Come to Our Senses
Over the past two months, I’ve had the amazing opportunity to facilitate six sessions of Engaging Active Hope at Cranaleith Spiritual Center. Each Sunday afternoon a group has gathered to share our gratitude for this precious Earth we call Home; to name and honor the pain we feel as we witness its desecration and destruction; to seek new understandings of our shared strength and determination to act for the well-being of all; and to go forth, every day, with renewed intentions to live in ways that heal Earth, and one another.
This work, inspired by Joanna Macy and Chris Johnstone’s book, Active Hope: How to Face the Mess We’re in Without Going Crazy, has been happening for many years in congregational basements, retreat centers, study circles, and even online. But that didn’t prepare us when, halfway through the series, the exact work we’re engaged in showed up in a New York Times article, “Apocalypse Got You Down? Maybe This Will Help: Searching for a cure for my climate crisis grief.” In fact, we feel even less alone, and grateful this important work is being embraced by such a mainstream audience.
Every session of Engaging Active Hope begins in gratitude. This resonates for me, as every faith tradition offers practices of gratitude – for Life itself; for the gifts of air, water, and the good earth; and for fellow beings. I’ve dubbed my favorite practice ‘Coming to Our Senses’ because that is, literally and figuratively, the most fundamental, and most hope-filled action we can take in facing the state of our planetary home.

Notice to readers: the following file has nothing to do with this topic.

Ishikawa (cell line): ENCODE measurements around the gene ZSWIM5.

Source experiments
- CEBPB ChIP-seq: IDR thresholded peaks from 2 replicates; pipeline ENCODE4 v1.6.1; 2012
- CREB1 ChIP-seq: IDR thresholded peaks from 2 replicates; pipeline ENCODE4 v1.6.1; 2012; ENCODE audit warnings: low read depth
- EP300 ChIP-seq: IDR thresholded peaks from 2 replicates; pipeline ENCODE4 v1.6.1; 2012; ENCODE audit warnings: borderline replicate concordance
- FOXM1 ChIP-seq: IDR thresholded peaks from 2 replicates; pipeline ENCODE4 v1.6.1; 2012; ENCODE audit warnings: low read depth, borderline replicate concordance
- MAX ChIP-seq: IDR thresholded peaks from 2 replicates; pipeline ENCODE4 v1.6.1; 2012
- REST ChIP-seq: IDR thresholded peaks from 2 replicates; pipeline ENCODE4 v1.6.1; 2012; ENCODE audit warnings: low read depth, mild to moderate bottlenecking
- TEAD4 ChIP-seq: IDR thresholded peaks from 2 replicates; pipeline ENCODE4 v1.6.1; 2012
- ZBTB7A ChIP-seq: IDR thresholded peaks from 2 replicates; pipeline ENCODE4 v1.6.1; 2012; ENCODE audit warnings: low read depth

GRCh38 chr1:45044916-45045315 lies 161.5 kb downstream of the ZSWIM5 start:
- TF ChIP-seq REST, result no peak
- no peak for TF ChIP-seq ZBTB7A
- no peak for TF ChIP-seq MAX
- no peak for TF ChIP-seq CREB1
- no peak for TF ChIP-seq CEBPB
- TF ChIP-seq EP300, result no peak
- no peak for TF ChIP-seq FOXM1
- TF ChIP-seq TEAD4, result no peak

Here’s how it goes:
Call to mind something you’re grateful happened over the past day or two. It doesn’t have to be earth-shattering. Just something that, when you remember it, you think ‘I’m glad that happened.’
Got it? Now try to call to mind what the setting was like – the light, the colors, the sounds and smells … everything that fills out the memory to the fullest. Savor the memory as your senses revisit it.
And now, silently or out loud, give thanks for what, or who, helped make that moment happen – for we are not self-made, nor isolated, beings. We are part of the interconnected web of all existence, and there is always something, seen and unseen, at work in our world.
When we are fully present, bathed in all we are gifted by a single, precious moment, we come to our senses. And when we are filled with gratitude, for even a moment, we are strengthened by the vast net of relationships that holds and sustains us. And then, we have the courage to see what we must see – that is, we Come to Our Senses – and are moved to act on behalf of this awesomely beautiful, broken world.
As you share this holiday with friends and family, remember to pause to fill your senses with the aromas of familiar foods and fall colors, especially in this time of great challenge, and boundless hope –
The Rev. Alison Cornish
P.S. We are considering offering an online version of Engaging Active Hope in 2020. If you’re interested, please email us at email@example.com so we can let you know our plans!